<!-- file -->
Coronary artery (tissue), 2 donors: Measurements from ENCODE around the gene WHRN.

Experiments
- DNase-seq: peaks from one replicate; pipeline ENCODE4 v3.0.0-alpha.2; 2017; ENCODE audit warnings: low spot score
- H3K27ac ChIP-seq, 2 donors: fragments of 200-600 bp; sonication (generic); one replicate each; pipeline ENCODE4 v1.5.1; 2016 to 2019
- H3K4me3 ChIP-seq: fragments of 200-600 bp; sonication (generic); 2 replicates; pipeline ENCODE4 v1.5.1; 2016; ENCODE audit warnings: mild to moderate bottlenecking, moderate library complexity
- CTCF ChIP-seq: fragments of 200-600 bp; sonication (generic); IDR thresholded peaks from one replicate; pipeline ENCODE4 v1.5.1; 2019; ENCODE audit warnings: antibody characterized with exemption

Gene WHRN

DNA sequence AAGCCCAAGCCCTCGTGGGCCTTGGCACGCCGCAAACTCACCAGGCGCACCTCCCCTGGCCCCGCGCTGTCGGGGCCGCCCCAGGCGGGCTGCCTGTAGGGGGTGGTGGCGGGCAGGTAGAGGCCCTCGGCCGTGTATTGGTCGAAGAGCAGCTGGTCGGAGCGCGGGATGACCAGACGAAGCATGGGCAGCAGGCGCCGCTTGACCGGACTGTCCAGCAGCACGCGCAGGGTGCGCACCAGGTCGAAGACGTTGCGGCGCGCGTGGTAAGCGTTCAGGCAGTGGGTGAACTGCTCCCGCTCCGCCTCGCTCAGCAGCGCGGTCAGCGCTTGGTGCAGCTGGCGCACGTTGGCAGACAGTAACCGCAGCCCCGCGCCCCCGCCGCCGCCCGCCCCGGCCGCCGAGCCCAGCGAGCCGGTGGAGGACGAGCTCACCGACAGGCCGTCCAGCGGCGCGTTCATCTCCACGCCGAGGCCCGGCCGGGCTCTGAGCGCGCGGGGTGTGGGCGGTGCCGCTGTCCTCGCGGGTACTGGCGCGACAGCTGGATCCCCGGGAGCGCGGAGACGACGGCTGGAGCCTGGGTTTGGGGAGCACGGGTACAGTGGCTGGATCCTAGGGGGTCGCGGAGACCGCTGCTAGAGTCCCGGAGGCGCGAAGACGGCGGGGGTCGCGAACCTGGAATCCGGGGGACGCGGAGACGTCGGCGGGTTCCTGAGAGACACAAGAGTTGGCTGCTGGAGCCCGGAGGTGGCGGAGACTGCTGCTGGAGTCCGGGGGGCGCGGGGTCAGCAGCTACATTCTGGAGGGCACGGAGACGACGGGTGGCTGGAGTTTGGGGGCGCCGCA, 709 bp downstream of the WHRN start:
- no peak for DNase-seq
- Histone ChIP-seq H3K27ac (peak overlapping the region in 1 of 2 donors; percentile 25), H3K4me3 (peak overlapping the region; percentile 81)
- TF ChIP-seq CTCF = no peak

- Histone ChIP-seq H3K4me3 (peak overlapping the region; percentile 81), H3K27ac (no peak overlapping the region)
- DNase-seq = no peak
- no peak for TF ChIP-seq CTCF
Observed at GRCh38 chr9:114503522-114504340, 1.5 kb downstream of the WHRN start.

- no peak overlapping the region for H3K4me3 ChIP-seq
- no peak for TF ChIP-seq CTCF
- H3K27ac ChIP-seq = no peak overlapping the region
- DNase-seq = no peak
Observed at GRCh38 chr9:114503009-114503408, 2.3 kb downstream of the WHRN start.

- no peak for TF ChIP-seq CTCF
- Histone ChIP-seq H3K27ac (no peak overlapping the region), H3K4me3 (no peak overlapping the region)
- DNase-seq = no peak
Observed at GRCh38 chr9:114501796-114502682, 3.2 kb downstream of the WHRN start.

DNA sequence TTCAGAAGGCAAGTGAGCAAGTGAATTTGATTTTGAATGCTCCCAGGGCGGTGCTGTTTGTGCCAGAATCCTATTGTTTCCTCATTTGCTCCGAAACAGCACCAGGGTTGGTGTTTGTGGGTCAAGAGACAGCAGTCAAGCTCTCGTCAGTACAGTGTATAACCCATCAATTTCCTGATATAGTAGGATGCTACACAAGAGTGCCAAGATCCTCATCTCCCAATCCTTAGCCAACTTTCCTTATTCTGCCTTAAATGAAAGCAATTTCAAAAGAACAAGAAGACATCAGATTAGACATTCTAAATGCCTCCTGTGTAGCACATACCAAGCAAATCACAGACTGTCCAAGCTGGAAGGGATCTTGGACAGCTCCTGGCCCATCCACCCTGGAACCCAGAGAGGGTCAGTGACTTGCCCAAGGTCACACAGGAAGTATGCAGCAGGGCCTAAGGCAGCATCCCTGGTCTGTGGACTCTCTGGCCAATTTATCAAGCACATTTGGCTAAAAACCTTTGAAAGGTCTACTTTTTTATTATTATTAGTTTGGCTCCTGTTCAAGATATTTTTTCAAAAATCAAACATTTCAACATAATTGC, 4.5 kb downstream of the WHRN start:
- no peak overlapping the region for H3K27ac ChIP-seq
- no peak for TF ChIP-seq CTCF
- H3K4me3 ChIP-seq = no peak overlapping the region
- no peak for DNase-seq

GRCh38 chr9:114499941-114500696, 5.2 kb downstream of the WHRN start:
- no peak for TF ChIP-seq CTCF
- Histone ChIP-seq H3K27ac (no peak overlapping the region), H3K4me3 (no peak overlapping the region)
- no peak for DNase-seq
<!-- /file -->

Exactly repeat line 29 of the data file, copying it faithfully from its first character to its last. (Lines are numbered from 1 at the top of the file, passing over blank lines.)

- no peak for DNase-seq